Wlliam Gilmore Simms
Southward Ho! A Spell of Sunshine >> Chapter XVII / How the Bilious Orator Essayed >> Page 389

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Novel (Romance) | Redfield | 1854
Transcription THE BILIOUS ESSAYIST. 389
spirit with which they will seize upon any opportunity of obtaining
redress and remedy for the evils and injuries of which they com-
plain. Let North and South consider, and be wise in season.
The usual caprice in the destiny of nations precipitates catastro-
phes which men may lament but never repair ; and one of the
most dangerous of the errors which prevail among the people of
the North, is their obstinate faith in the integrity of the Union.
It is a faith against which all histories, in all periods, bear the
most unvarying testimony testimony which we should be au-
thorized to disregard and reject, only when we shall be able to
assure ourselves that we have stronger claims, by reason of our
greater virtues, upon the protecting care of God, than any of
the myriad generations by which we have been preceded. But,
to the essay of our orator, which, though extempore, was deliv-
ered as rapidly as an oration memorized ; not as if read simply,
but with the freedom of one who declaims passionately, in hot
blood, and with the bold impetuous action of a fiery soul, in
which the long-fettered torrents have at length broken all their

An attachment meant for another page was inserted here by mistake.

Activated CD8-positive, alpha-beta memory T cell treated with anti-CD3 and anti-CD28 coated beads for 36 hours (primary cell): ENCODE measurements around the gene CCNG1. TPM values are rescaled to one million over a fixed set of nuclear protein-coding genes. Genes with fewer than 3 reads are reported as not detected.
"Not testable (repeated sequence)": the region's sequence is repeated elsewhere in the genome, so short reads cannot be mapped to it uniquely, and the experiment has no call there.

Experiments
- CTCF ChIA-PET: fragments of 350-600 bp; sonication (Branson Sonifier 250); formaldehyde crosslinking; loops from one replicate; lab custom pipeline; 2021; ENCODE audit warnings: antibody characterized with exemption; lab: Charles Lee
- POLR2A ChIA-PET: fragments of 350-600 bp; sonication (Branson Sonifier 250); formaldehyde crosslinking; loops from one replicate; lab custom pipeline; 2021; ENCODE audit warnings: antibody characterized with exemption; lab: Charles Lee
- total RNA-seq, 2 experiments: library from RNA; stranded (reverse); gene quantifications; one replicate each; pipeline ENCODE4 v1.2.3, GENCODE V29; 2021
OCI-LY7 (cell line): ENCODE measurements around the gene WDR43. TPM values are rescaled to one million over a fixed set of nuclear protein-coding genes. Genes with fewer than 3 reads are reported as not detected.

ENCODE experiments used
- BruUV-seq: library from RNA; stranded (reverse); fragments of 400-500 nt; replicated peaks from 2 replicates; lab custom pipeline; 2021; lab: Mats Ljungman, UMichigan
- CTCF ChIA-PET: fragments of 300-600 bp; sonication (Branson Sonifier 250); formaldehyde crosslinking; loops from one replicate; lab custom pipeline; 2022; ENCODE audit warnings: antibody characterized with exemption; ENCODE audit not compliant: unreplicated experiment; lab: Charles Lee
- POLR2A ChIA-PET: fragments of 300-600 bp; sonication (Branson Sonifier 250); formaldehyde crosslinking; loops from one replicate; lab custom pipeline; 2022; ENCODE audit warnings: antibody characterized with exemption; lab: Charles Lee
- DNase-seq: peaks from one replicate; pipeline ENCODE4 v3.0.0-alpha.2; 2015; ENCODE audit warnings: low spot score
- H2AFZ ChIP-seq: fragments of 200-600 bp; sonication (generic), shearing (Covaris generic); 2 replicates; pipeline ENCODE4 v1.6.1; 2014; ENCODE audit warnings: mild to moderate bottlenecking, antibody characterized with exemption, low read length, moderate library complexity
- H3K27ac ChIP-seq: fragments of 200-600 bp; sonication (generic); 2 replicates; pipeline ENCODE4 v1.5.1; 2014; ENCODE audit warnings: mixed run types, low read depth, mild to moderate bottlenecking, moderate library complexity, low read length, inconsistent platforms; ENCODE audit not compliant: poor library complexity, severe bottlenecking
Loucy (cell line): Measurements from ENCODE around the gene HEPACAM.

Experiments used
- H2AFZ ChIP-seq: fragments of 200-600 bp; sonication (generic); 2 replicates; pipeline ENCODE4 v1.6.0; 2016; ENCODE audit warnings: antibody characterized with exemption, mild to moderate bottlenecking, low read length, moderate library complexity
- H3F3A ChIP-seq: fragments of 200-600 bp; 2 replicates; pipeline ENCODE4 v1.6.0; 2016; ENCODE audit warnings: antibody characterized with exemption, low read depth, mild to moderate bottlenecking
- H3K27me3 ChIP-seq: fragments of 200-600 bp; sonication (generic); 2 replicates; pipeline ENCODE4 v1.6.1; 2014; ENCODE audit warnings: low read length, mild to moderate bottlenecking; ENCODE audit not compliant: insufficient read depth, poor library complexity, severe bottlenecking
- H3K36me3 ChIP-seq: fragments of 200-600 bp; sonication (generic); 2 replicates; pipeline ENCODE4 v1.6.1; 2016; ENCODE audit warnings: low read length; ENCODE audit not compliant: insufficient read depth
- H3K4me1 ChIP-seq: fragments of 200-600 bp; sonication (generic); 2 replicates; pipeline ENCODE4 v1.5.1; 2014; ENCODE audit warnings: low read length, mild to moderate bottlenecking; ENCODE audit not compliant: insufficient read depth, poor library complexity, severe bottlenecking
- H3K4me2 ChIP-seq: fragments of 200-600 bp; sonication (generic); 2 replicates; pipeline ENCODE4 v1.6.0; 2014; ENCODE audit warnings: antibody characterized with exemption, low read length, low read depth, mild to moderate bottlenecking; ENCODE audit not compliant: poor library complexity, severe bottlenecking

barriers, and are dashing headlong, in foam and fury, over the
still resisting but incapable rock.
Yes, soft-heads ! soft-heads ! That is the word�soft-heads !
But there is hope, even for a soft-head !"" We should only be indulging in one of the commonest of all
truisms, were we to protest that there is no such thing as unmixed
evil in the world ; and all the philosophy may be compassed in
a nut-shell, which chuckles over the ' ill wind that blows nobody
good.' It will suffice if we insist that our bitter is, frequently,
the wholesome medicine whose benefit is in the future ; and what
we regard as the mishap of the day, and lament accordingly,
becomes to our great surprise, the parent of a necessity that
leads to most pleasant and profitable results. To bring our max-
ims to bear upon our present topic, we have but to remark, that
the cholera, which devastated the cities of the North last summer,
and the abolition mania, which is destined to root them out,
and raze them utterly from the face of the earth, if not season-
ably arrested,�have proved, in some degree, highly serviceable,
if not saving influences, for the people of the South. Ilow
many thousand of our wandering idlers, our absentees who peri-
odically crave a wearisome pilgrimage to northern regions, in-